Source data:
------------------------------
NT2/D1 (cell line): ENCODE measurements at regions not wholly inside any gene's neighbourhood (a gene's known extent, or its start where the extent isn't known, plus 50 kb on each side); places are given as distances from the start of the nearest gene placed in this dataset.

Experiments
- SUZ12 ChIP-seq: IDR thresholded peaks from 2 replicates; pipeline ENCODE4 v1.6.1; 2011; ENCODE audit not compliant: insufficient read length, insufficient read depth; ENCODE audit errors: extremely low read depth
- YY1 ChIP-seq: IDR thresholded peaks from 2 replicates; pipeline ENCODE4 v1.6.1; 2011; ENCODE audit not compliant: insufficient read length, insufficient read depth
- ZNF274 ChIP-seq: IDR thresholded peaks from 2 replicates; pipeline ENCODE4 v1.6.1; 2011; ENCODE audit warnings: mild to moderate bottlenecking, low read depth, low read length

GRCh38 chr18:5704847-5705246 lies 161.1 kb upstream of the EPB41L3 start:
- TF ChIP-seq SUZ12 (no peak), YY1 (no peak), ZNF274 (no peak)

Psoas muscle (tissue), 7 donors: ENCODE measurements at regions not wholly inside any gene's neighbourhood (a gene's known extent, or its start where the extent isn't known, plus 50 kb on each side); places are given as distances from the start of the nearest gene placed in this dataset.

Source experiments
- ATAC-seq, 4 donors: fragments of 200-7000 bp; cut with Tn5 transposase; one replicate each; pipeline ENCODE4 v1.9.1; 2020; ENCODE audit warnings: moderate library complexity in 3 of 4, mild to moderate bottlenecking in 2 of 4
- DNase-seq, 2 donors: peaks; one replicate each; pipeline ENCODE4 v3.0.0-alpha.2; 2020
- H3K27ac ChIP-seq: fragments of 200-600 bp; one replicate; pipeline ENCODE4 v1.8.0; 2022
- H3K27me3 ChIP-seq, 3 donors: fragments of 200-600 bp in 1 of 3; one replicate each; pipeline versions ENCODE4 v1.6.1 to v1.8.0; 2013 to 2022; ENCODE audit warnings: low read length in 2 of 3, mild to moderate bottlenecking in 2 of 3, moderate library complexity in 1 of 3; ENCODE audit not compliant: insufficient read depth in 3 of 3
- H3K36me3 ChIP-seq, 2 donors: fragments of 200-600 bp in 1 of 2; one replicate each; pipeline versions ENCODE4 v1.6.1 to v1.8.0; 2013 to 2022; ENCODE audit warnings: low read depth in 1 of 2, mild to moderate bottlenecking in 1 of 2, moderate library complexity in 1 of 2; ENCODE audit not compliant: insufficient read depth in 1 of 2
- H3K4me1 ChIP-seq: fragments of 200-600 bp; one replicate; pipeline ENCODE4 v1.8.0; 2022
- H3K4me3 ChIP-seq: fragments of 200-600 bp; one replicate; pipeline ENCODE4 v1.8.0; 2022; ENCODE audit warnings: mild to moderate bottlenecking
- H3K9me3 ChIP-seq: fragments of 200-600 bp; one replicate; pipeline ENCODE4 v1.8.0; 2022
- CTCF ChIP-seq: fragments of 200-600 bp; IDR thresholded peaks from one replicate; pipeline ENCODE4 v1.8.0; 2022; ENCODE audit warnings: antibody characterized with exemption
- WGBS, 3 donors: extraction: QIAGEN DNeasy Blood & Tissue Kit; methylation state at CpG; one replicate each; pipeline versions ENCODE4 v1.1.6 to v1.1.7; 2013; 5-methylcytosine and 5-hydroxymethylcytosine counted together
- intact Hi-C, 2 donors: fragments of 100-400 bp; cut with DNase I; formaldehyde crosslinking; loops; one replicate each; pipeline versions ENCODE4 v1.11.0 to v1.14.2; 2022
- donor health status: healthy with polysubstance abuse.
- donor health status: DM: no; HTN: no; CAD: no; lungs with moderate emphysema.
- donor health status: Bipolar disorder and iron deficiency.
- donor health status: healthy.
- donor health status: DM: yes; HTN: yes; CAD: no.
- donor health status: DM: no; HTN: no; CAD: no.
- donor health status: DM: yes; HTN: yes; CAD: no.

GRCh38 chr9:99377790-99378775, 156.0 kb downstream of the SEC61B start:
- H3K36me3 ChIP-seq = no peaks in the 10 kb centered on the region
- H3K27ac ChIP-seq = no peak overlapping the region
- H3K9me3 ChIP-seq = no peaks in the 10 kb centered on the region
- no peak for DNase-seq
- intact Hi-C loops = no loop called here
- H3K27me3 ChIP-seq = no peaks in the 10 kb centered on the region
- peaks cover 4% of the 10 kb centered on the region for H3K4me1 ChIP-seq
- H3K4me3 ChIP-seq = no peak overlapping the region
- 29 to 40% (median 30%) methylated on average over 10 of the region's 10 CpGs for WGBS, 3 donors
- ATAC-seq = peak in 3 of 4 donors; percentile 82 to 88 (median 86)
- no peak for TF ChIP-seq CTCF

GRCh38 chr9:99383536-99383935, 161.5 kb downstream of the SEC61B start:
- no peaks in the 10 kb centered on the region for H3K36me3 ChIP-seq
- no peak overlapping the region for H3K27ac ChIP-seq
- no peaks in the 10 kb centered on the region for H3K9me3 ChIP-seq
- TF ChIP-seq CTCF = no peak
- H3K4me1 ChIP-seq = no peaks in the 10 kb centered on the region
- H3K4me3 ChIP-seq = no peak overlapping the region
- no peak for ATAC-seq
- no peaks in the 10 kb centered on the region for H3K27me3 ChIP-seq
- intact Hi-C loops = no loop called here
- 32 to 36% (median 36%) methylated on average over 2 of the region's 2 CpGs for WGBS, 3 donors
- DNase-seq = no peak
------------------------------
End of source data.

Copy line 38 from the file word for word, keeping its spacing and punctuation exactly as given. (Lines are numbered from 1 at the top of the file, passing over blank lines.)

- ATAC-seq = peak in 3 of 4 donors; percentile 82 to 88 (median 86)